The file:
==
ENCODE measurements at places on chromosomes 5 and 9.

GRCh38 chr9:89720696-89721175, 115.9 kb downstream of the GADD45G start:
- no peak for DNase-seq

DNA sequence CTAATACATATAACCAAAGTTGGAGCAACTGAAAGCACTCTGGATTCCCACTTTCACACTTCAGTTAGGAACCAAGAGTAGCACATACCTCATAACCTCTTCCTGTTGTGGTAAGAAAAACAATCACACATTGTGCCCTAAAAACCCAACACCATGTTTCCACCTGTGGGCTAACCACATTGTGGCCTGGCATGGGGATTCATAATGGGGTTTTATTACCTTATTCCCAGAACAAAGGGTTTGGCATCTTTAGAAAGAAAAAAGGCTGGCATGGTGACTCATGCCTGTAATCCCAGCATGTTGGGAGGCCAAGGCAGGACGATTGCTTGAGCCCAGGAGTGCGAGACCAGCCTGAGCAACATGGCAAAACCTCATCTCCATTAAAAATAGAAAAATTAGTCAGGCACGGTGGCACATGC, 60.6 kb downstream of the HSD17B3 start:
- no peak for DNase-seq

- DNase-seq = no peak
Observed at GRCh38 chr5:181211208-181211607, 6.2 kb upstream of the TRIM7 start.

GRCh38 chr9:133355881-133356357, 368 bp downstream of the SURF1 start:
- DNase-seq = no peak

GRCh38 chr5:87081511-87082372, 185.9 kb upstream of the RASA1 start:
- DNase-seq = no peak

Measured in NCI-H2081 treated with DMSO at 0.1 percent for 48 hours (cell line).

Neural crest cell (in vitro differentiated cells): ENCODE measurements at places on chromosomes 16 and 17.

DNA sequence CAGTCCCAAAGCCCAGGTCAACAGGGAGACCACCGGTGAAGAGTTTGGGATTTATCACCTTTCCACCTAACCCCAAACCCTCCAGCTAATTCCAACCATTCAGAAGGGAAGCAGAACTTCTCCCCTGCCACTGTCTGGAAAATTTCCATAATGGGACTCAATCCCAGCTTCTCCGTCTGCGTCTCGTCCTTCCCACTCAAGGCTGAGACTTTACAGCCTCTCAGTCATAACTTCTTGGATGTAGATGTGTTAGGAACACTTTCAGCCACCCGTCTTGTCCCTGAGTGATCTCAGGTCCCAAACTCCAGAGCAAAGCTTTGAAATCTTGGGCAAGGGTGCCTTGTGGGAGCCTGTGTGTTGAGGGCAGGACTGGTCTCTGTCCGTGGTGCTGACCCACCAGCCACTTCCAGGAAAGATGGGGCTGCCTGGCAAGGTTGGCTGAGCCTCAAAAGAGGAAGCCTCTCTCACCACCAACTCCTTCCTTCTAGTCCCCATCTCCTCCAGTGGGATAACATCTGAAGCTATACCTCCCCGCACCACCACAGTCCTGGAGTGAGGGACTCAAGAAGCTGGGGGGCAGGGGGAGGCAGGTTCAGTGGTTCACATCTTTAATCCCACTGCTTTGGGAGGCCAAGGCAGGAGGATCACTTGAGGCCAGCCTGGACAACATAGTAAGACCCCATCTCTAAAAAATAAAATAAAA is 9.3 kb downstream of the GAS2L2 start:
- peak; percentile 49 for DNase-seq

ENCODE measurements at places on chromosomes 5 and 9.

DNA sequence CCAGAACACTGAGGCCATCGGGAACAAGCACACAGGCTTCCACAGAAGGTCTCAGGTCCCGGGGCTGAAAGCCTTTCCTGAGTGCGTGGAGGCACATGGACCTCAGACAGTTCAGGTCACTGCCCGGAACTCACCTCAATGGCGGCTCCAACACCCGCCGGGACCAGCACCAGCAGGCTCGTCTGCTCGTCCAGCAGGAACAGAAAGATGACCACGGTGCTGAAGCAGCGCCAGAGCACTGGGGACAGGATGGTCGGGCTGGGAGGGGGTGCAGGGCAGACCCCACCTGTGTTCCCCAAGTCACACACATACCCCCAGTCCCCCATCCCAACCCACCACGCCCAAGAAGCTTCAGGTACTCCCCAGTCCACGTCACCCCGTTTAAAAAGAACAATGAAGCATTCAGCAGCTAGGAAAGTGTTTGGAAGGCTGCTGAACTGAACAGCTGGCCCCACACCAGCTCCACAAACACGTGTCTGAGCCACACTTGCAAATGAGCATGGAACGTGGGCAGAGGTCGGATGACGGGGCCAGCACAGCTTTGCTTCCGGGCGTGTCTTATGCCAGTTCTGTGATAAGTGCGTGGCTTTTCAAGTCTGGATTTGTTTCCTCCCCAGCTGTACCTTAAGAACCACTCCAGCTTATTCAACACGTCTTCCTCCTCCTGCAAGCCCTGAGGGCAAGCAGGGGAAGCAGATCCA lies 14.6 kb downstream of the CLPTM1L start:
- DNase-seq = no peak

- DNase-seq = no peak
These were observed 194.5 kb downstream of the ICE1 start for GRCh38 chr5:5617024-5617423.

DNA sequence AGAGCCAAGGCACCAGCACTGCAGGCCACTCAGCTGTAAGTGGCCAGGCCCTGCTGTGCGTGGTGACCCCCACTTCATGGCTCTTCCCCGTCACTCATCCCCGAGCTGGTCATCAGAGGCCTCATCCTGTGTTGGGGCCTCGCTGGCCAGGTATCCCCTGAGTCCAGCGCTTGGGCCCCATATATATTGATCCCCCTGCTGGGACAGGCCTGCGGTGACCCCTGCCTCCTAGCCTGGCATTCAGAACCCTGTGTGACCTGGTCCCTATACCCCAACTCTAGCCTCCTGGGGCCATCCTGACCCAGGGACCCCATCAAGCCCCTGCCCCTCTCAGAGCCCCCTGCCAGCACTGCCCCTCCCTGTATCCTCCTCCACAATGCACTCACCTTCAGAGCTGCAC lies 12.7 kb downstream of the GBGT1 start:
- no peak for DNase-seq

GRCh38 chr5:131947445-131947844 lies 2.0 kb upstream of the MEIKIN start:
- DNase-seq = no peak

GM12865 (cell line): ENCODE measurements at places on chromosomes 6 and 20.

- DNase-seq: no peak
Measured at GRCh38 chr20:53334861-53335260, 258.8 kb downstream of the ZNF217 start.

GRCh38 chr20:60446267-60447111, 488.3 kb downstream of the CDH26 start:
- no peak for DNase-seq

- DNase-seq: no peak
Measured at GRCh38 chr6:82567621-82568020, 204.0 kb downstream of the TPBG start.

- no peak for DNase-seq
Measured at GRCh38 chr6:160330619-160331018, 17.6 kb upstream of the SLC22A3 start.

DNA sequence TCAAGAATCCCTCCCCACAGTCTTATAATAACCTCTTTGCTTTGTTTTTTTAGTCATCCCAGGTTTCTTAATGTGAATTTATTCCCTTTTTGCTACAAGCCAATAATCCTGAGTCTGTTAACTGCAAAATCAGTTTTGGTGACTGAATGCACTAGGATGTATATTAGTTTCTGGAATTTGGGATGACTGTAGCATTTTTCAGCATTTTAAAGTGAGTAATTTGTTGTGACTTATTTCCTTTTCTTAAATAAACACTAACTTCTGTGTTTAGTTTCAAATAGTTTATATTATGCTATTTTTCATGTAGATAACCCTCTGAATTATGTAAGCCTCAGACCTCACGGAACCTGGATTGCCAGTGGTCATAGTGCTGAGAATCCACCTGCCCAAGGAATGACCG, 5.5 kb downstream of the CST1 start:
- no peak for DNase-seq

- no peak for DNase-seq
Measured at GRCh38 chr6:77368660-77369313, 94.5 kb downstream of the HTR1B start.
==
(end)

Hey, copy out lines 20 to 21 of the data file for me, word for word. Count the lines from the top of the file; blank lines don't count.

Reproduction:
These were observed 194.5 kb downstream of the ICE1 start for GRCh38 chr5:5617024-5617423.

DNA sequence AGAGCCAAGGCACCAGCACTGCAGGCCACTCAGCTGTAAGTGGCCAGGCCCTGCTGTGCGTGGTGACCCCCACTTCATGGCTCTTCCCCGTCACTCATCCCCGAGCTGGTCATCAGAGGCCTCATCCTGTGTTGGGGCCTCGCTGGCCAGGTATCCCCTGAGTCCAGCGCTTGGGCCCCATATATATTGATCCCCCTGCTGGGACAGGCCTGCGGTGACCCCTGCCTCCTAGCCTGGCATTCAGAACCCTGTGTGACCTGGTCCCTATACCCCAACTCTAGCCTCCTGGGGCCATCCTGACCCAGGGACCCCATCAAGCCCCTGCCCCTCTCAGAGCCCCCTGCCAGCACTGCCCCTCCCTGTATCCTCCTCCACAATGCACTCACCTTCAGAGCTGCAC lies 12.7 kb downstream of the GBGT1 start: